Monday, November 8, 2010

Understanding resistance to targeted cancer therapies via systems biology

On a good day only a small fraction of patients completely respond to modern cancer therapies targeting defined targets, such as EGFR, VEGFR, etc.  The tumors escape, cancer becomes resistant, not only due to accumulation of mutations in the target, but due to reliance on alternate cancer cell survival pathways.  EGFR signaling network is a good example of various pathways cross-talking with each other, creating redundancies and feedback loops.  Robust alternate survival pathways result in poor prognosis for patients.  

 (Fig: Wu C-J et al. PLoS ONE 4(11): e7994.  DOI)

Astsaturov et al. (Science Signaling, September 21st, 2010 issue) took a systems biology approach to identify key redundant and alternate pathways in cancer cells by first identifying >2K genes that constitute the EGFR signaling network.  Of these, using an siRNA approach to systematically downregulate around 600 genes, they narrowed down to 61 genes which were key to tumor escape under anti-EGFR therapy.  

(pic from:

Synthetic Lethal Screen of an EGFR-Centered Network to Improve Targeted Therapies, by Astsaturov et al.
Sci. Signal., 21 September 2010 Vol. 3, Issue 140, p. ra67 | DOI | Scholar |
Abstract: Intrinsic and acquired cellular resistance factors limit the efficacy of most targeted cancer therapeutics. Synthetic lethal screens in lower eukaryotes suggest that networks of genes closely linked to therapeutic targets would be enriched for determinants of drug resistance. We developed a protein network centered on the epidermal growth factor receptor (EGFR), which is a validated cancer therapeutic target, and used small interfering RNA screening to comparatively probe this network for proteins that regulate the effectiveness of both EGFR-targeted agents and nonspecific cytotoxic agents. We identified subnetworks of proteins influencing resistance, with putative resistance determinants enriched among proteins that interacted with proteins at the core of the network. We found that clinically relevant drugs targeting proteins connected in the EGFR network, such as protein kinase C or Aurora kinase A, or the transcriptional regulator signal transducer and activator of transcription 3 (STAT3), synergized with EGFR antagonists to reduce cell viability and tumor size, suggesting the potential for a direct path to clinical exploitation. Such a focused approach can potentially improve the coherent design of combination cancer therapies.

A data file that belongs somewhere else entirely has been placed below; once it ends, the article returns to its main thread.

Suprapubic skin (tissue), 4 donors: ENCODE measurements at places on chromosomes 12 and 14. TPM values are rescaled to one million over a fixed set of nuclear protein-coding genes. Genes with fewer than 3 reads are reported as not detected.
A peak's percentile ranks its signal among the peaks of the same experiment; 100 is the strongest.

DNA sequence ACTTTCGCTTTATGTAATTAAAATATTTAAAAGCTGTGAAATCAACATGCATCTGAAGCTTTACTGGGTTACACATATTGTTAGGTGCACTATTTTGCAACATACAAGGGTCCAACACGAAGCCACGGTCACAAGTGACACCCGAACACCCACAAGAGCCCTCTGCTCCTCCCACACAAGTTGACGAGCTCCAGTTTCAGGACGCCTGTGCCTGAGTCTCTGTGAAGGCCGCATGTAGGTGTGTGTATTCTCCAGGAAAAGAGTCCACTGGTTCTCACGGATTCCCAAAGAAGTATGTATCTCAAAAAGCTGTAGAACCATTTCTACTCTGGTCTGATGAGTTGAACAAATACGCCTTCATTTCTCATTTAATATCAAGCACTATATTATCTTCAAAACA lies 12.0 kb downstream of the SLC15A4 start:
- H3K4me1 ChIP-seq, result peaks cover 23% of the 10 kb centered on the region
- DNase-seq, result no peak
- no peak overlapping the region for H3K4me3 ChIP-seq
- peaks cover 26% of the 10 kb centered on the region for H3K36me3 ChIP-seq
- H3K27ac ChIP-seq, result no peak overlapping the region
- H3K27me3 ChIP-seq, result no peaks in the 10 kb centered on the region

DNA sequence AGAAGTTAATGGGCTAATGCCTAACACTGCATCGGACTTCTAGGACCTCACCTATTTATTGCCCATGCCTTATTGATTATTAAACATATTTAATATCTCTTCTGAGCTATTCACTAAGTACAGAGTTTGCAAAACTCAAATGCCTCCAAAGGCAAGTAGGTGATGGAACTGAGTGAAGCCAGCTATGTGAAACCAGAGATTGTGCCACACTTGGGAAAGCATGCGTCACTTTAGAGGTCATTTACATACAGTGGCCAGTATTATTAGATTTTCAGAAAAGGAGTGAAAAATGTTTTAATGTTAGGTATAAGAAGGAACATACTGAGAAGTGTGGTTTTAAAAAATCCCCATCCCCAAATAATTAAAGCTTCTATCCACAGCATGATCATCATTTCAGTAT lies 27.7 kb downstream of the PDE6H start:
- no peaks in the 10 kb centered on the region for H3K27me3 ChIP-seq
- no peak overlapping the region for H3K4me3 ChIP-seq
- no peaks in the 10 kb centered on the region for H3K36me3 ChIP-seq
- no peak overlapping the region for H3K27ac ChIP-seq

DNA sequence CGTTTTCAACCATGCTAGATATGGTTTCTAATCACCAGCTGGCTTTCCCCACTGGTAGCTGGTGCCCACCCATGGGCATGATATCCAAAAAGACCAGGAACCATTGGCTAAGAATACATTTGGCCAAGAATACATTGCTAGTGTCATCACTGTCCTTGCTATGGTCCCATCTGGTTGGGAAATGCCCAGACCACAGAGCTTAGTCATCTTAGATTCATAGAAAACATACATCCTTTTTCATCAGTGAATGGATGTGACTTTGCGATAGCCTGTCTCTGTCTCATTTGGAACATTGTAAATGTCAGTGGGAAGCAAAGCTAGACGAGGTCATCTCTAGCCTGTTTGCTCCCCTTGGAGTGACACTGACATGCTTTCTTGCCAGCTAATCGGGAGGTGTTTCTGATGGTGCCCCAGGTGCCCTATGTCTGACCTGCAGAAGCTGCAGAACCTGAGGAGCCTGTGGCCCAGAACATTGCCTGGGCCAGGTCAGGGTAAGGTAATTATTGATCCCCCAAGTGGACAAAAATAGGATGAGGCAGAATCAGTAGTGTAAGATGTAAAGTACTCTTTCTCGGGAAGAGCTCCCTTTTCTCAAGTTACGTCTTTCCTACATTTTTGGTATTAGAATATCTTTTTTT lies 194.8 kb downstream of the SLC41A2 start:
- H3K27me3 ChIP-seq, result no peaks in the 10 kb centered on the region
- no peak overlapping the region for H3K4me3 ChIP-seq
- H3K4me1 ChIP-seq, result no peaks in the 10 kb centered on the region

Astsaturov et al. have identified NEDD9 as one of the hubs where signals from EGFR/HER2, TGFbeta and Integrins converge.  Disrupting this EGFR/NEDD9/TGF-β interactome is a target (Read WIPO Patent WO/2009/062199 and here ...]  

 (Fig from Prof. Erica A Golemis, PhD, website,

Looking ahead, 13 years from now, I can see companies specializing in creating a cocktail of siRNAs (or small molecules) to partially inhibit these alternate pathways, these cocktails may work as adjuvant, increasing the efficacy of targeted therapies, such as anti-EGFR MAb.  The targeted therapies "will" remain mainstay because by that time, we will have a wealth of clinical experience regarding their toxicity, side-effects, efficacy and, by then, they will be off-patent cheap(!) and more widely accessible/affordable.

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